Glucose transport is rate limiting for dietary glucose utilization by muscle and fat. The glucose transporter GLUT4 is dynamically sorted and retained intracellularly and redistributes to the plasma membrane (PM) by insulin-regulated vesicular traffic, or 'GLUT4 translocation'. Here we emphasize recent findings in GLUT4 translocation research. The application of total internal reflection fluorescence microscopy (TIRFM) has increased our understanding of insulin-regulated events beneath the PM, such as vesicle tethering and membrane fusion. We describe recent findings on Akt-targeted Rab GTPase-activating proteins (GAPs) (TBC1D1, TBC1D4, TBC1D13) and downstream Rab GTPases (Rab8a, Rab10, Rab13, Rab14, and their effectors) along with the input of Rac1 and actin filaments, molecular motors [myosinVa (MyoVa), myosin1c (Myo1c), myosinIIA (MyoIIA)], and membrane fusion regulators (syntaxin4, munc18c, Doc2b). Collectively these findings reveal novel events in insulin-regulated GLUT4 traffic.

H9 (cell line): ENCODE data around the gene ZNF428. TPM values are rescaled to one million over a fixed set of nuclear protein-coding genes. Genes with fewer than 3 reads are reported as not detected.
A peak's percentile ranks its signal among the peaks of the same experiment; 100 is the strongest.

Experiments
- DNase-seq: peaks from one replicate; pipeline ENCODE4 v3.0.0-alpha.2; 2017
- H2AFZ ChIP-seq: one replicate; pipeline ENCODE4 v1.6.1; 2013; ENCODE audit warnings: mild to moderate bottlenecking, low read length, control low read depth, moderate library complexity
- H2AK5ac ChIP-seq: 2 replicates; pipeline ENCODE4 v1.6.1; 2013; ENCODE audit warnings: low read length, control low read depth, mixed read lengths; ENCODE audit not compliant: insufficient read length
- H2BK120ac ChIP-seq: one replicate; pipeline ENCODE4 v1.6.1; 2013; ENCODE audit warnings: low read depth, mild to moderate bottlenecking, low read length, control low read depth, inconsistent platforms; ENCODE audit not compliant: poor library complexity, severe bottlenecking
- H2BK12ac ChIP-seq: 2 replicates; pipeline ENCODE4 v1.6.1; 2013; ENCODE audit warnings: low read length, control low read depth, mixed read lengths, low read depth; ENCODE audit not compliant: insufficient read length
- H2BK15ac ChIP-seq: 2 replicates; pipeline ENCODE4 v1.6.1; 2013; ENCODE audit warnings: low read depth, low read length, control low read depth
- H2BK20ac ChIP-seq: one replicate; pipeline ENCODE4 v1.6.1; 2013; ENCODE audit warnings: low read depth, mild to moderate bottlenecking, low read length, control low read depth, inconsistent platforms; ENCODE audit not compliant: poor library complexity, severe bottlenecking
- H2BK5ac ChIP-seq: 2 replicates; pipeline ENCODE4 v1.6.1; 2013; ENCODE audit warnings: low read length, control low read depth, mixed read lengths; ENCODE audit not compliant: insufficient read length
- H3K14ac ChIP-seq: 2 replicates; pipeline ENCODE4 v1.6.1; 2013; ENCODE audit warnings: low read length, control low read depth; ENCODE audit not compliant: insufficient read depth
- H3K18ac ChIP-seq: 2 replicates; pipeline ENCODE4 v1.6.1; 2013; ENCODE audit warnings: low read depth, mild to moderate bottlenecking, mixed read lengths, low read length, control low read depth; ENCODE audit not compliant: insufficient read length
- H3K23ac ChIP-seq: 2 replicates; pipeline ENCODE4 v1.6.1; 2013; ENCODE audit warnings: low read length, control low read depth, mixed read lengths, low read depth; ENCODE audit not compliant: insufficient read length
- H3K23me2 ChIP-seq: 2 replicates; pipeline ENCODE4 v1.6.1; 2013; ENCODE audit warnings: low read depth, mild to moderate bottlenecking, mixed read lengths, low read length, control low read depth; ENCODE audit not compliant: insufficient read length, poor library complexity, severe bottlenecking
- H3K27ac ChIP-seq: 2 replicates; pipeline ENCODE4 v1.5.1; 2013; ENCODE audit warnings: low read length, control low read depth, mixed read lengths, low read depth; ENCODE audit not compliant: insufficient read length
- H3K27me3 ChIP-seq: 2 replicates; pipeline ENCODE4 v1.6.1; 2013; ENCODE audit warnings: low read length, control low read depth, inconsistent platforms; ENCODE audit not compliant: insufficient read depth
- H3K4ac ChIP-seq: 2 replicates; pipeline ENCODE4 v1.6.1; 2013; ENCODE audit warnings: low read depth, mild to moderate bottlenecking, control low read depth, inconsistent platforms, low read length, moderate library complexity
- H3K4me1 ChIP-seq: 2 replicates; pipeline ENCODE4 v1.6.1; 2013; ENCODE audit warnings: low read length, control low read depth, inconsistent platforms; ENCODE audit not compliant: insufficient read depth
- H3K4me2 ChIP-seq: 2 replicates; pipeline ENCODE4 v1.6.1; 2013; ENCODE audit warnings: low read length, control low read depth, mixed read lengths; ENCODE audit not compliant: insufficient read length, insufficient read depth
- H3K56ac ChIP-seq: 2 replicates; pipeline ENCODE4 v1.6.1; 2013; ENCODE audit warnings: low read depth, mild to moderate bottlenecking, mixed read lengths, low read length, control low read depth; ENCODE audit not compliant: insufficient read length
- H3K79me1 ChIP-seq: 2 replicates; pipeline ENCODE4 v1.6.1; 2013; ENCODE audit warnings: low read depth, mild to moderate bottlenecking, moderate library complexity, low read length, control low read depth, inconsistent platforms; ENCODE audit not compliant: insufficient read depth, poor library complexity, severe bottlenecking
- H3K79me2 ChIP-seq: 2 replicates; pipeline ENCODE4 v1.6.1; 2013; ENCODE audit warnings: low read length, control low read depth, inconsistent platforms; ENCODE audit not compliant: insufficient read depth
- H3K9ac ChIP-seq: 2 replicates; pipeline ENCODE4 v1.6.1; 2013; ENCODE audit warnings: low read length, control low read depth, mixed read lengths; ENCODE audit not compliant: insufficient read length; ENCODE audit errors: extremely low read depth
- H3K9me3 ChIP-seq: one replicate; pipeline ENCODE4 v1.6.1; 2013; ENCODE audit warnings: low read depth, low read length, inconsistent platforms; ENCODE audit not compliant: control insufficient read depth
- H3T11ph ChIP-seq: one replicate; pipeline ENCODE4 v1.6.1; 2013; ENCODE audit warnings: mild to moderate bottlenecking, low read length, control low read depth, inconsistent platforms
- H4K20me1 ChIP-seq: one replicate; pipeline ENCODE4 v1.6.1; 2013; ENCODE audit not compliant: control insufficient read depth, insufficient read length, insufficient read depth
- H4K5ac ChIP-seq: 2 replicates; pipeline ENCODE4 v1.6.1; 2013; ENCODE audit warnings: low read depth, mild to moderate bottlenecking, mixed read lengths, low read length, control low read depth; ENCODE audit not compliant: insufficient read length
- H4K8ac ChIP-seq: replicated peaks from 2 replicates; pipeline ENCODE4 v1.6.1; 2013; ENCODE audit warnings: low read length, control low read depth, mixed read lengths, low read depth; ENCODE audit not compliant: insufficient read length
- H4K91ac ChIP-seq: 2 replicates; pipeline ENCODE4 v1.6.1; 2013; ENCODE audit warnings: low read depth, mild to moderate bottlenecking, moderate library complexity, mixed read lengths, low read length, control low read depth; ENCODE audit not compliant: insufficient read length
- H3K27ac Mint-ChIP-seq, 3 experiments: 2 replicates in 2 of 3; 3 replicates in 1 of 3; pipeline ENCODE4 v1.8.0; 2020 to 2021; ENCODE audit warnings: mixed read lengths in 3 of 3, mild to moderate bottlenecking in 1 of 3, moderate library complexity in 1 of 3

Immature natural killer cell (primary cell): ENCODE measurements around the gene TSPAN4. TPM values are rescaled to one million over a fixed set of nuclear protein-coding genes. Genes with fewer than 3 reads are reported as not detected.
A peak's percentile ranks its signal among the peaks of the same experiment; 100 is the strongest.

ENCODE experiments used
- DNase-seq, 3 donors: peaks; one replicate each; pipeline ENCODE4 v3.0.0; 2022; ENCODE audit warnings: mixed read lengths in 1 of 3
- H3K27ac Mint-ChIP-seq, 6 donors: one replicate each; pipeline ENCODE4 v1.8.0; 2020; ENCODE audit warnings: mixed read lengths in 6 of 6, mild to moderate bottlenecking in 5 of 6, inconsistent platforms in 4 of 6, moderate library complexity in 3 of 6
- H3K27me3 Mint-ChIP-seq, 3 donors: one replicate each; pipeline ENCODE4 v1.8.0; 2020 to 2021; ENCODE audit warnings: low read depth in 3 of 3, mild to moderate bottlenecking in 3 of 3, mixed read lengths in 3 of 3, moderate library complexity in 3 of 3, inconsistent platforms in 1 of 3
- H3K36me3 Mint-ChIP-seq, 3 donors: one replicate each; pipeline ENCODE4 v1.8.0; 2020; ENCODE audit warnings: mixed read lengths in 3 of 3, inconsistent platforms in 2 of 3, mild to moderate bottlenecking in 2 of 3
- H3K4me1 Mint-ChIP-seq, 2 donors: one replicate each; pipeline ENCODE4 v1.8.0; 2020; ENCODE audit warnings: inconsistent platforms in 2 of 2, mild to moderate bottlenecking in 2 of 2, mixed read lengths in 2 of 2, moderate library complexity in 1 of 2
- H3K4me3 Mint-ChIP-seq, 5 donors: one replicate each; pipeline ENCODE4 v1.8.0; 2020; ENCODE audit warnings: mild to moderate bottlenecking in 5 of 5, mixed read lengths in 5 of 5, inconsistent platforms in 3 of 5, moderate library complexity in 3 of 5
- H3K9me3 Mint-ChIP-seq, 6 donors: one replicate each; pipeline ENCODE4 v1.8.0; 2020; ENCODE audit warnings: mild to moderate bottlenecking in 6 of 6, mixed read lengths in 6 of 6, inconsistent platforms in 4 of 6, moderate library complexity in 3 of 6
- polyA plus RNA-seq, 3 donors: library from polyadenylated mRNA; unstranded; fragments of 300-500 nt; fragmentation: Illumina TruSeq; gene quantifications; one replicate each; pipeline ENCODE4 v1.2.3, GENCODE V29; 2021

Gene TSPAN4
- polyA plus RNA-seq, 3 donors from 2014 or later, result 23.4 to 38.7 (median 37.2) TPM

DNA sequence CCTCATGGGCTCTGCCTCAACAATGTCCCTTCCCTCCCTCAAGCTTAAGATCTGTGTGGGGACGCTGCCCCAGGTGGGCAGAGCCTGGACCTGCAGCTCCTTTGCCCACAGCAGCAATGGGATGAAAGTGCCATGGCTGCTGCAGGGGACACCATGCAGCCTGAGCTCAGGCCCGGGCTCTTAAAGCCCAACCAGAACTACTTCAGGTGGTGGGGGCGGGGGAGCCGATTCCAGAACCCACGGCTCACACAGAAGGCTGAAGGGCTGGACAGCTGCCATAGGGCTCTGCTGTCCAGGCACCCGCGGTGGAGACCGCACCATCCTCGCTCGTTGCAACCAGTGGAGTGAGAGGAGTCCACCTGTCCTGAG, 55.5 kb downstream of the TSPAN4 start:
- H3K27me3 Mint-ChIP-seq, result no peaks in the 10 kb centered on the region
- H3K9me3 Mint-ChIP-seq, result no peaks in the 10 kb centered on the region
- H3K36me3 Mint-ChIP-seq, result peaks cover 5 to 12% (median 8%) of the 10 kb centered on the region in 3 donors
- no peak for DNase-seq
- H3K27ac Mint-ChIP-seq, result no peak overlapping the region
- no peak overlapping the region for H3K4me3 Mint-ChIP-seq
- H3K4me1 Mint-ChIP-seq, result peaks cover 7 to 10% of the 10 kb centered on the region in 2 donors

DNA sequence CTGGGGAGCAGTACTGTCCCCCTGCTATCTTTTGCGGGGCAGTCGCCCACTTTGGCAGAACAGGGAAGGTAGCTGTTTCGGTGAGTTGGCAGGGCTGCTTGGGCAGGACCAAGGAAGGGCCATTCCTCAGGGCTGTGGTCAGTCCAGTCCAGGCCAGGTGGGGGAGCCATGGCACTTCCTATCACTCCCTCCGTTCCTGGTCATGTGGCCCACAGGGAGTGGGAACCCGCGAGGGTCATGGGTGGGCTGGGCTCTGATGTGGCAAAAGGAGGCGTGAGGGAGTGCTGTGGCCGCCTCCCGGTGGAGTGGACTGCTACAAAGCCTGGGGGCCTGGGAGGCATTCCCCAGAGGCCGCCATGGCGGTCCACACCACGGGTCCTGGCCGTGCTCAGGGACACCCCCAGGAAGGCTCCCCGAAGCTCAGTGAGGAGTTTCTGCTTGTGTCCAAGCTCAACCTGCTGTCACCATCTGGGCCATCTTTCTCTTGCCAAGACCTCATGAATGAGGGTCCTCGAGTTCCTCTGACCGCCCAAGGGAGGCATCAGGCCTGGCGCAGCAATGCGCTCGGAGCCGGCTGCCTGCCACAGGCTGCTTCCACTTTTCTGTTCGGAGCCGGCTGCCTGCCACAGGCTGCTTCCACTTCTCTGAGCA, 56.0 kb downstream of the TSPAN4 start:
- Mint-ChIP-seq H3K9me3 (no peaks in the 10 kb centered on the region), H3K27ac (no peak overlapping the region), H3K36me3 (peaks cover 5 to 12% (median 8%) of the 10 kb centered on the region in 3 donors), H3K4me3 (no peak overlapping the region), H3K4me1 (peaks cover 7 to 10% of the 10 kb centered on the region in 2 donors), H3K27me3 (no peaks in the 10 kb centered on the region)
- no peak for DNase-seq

Keywords: GLUT4; Rab GTPases; actin cytoskeleton; insulin signaling; membrane fusion; vesicle traffic.
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